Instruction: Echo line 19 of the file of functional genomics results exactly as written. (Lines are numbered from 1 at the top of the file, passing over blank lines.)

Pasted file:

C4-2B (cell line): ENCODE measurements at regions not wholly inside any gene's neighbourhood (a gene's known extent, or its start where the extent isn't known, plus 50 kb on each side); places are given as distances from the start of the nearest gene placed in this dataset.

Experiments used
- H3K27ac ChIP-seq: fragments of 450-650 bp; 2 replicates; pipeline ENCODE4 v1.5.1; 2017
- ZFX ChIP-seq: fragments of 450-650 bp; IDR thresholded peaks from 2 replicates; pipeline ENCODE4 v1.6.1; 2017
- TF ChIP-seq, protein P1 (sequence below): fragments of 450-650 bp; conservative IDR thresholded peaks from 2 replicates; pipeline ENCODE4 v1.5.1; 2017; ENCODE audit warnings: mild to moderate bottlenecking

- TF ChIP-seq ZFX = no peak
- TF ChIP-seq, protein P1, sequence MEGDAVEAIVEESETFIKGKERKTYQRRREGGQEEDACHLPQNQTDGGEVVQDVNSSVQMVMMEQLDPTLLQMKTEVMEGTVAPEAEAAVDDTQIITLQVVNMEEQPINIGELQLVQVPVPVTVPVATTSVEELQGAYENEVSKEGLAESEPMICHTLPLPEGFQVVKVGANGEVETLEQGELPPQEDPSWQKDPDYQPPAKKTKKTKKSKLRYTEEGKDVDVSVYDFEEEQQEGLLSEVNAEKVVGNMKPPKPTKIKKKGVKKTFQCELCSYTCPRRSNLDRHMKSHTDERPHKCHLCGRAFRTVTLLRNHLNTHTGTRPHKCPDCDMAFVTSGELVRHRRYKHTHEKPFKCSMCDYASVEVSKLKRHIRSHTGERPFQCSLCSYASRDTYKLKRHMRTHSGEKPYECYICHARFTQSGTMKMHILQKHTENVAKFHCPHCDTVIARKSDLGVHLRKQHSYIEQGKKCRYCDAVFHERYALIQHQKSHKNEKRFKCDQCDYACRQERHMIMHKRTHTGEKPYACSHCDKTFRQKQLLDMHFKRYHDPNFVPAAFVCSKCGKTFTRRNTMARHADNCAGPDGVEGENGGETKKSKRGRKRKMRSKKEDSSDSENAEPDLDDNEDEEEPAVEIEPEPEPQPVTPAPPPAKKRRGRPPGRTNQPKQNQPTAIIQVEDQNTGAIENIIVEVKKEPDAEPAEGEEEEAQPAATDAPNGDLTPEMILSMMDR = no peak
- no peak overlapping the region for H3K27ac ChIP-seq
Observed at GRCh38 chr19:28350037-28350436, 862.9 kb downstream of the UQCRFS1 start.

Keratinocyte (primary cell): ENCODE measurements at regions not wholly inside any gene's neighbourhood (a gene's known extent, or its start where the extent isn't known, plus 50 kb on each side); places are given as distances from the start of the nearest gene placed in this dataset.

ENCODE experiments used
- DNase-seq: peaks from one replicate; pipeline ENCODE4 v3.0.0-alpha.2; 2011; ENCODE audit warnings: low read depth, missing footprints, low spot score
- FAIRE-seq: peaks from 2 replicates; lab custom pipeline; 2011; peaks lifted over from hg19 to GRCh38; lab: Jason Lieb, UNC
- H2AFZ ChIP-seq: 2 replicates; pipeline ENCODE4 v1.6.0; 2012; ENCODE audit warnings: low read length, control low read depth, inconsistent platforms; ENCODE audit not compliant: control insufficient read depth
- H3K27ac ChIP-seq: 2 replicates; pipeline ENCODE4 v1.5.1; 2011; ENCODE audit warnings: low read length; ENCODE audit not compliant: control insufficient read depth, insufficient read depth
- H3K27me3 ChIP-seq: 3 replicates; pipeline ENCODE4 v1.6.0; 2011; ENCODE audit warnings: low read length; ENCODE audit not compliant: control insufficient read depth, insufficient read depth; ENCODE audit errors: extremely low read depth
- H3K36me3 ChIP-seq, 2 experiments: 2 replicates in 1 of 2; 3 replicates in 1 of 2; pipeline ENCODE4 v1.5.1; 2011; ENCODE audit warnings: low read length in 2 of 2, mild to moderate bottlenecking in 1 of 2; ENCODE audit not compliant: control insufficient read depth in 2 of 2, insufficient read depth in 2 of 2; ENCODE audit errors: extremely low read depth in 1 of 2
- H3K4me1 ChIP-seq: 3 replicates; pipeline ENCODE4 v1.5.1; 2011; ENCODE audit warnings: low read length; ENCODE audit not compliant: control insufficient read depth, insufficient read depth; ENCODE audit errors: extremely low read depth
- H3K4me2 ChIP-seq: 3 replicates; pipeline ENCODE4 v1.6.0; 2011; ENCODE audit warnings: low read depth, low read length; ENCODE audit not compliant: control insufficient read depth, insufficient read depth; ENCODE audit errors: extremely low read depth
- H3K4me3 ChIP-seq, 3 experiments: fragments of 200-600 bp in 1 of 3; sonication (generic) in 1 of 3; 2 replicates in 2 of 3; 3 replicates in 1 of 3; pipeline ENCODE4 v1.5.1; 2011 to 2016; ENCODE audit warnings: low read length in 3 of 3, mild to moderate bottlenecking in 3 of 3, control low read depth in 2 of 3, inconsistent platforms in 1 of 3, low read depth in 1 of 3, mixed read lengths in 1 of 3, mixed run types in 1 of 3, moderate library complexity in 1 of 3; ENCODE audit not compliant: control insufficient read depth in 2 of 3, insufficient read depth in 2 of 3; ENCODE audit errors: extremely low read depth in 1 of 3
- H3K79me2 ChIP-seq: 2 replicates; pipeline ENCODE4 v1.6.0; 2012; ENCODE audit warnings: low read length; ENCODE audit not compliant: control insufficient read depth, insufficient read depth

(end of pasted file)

- H3K4me2 ChIP-seq: 3 replicates; pipeline ENCODE4 v1.6.0; 2011; ENCODE audit warnings: low read depth, low read length; ENCODE audit not compliant: control insufficient read depth, insufficient read depth; ENCODE audit errors: extremely low read depth